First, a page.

Today’s agreed cessation of hostilities in Yemen comes at a crucial moment when an entire country is on the brink. Humanitarian agencies warned today that should the ceasefire break down again, as previous ones did, the consequences would be catastrophic.
This last year of escalated violence has meant that each day, around 6610 people were forced to flee their homes and around 25 civilians are killed or injured. A school or health facility has been attacked every three days. The number of children dying daily from preventable diseases has risen to 137, an additional 28 a day since the start of the war. More than 82 per cent of Yemenis, or 21.2 million, now depend on humanitarian aid.
In just the last two months, more than 325,700 people were displaced by the conflict, raising the total number of displaced to a staggering 2.75 million.
“This is a moment of truth for Yemen’s millions of civilians. A real ceasefire could be the first step towards ending this staggering yet forgotten crisis,” said the Secretary General of the Norwegian Refugee Council, Jan Egeland. “If it doesn’t hold, those breaking it must be held accountable for the bloodshed. The figures speak for themselves. Every day of war is another day of massive death, displacement and despair.”
While an immediate cessation of hostilities is essential, it is just the first of several measures needed to stop the crisis and pave the way for long-lasting peace and recovery.
“The widespread destruction of Yemen’s houses, factories, schools and hospitals will require decades to rebuild; the destruction of Yemen’s social fabric and the trauma millions of innocent people are suffering will take even longer to heal,” said Sajjad Mohammad Sajid, Oxfam’s Country Director in Yemen. “In the more than three decades that we’ve been working in Yemen, we have never witnessed a crisis of this scale. The blockade, war and now a looming banking crisis risk pushing millions into famine.”
The humanitarian agencies reiterated their call on international governments to fully fund the humanitarian response so that millions of civilians receive essential aid and services like food, water, medicine and housing as an immediate priority. Parties to the conflict need to allow aid agencies to reach those most in need caught in the fighting, and the most vulnerable to reach the services they need. The commercial blockade needs to be lifted so that commercial supplies are allowed into Yemen.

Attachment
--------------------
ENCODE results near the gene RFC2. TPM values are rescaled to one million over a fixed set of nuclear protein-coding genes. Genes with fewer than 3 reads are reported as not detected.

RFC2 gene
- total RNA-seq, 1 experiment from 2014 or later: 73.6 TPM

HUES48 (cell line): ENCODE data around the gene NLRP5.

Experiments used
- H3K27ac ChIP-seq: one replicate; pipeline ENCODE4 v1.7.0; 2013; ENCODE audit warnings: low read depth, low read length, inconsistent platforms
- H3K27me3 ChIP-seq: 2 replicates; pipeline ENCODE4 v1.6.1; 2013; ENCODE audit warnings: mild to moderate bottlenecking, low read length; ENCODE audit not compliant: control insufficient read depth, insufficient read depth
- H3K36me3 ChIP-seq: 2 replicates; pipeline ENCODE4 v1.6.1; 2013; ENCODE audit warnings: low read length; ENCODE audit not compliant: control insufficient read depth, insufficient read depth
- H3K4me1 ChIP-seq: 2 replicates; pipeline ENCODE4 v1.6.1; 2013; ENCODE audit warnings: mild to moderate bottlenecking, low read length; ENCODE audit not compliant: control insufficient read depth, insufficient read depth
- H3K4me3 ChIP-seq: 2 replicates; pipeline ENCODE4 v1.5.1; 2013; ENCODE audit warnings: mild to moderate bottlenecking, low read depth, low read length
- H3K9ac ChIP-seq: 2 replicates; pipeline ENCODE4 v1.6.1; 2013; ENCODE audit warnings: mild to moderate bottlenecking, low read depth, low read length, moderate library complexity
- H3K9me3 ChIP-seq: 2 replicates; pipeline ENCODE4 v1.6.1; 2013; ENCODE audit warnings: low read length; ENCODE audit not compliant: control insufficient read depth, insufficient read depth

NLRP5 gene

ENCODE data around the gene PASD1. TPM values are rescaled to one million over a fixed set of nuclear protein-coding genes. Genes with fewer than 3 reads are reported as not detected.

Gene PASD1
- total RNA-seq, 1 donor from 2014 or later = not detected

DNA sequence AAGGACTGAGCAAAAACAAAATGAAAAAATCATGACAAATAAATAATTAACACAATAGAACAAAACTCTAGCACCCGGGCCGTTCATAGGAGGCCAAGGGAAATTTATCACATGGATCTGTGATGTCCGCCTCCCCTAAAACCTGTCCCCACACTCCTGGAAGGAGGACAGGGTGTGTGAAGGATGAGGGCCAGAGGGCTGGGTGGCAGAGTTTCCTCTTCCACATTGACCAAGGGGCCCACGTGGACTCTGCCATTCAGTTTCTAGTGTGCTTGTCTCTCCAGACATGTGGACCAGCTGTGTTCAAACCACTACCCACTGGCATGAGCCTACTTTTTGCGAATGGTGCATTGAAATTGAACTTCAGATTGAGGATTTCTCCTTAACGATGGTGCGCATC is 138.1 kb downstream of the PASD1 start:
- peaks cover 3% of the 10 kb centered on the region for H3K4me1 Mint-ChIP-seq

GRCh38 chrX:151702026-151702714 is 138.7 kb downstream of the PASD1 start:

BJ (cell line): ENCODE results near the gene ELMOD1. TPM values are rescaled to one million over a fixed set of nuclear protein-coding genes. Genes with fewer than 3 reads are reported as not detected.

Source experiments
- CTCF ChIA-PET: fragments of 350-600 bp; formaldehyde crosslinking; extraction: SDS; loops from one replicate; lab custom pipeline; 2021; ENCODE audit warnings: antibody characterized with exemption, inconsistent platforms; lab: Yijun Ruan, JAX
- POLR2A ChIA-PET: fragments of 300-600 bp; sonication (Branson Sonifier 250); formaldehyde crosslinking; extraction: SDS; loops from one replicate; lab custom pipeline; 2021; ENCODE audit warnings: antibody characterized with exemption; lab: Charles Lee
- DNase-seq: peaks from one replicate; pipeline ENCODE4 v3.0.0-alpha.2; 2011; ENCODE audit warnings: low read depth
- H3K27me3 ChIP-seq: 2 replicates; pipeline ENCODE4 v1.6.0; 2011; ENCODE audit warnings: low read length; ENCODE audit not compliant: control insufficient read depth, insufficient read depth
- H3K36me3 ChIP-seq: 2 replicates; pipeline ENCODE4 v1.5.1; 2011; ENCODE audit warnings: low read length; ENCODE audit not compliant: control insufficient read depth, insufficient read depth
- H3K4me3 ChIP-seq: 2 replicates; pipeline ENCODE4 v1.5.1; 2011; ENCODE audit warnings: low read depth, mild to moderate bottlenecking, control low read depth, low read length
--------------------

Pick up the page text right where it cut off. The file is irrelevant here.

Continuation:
Save the Children’s Country Director in Yemen Edward Santiago said: “As long as parties to the conflict continue to wage war and obstruct aid, millions of children will continue to go hungry or without healthcare, clean water and education. Yemenis must not be let down yet again, with more empty promises of ceasefires that fail to stop the killing. Yemeni children need more than words this time, they need action and a genuine commitment to end the violence once and for all.”
The agencies warned that the upcoming UN-sponsored peace talks, due to start on 18 April, are the only real opportunity to end the suffering. Long-term solutions however must include the voices and concerns of Yemeni civil society in a representative and inclusive process.
“All Yemenis need their voices to be heard if there is any hope for these peace talks to be sustainable,” said Daw Mohammed, CARE Country Director in Yemen. “Women, youth and minority groups must be included because they will be critical to rebuilding Yemen in the years to come.”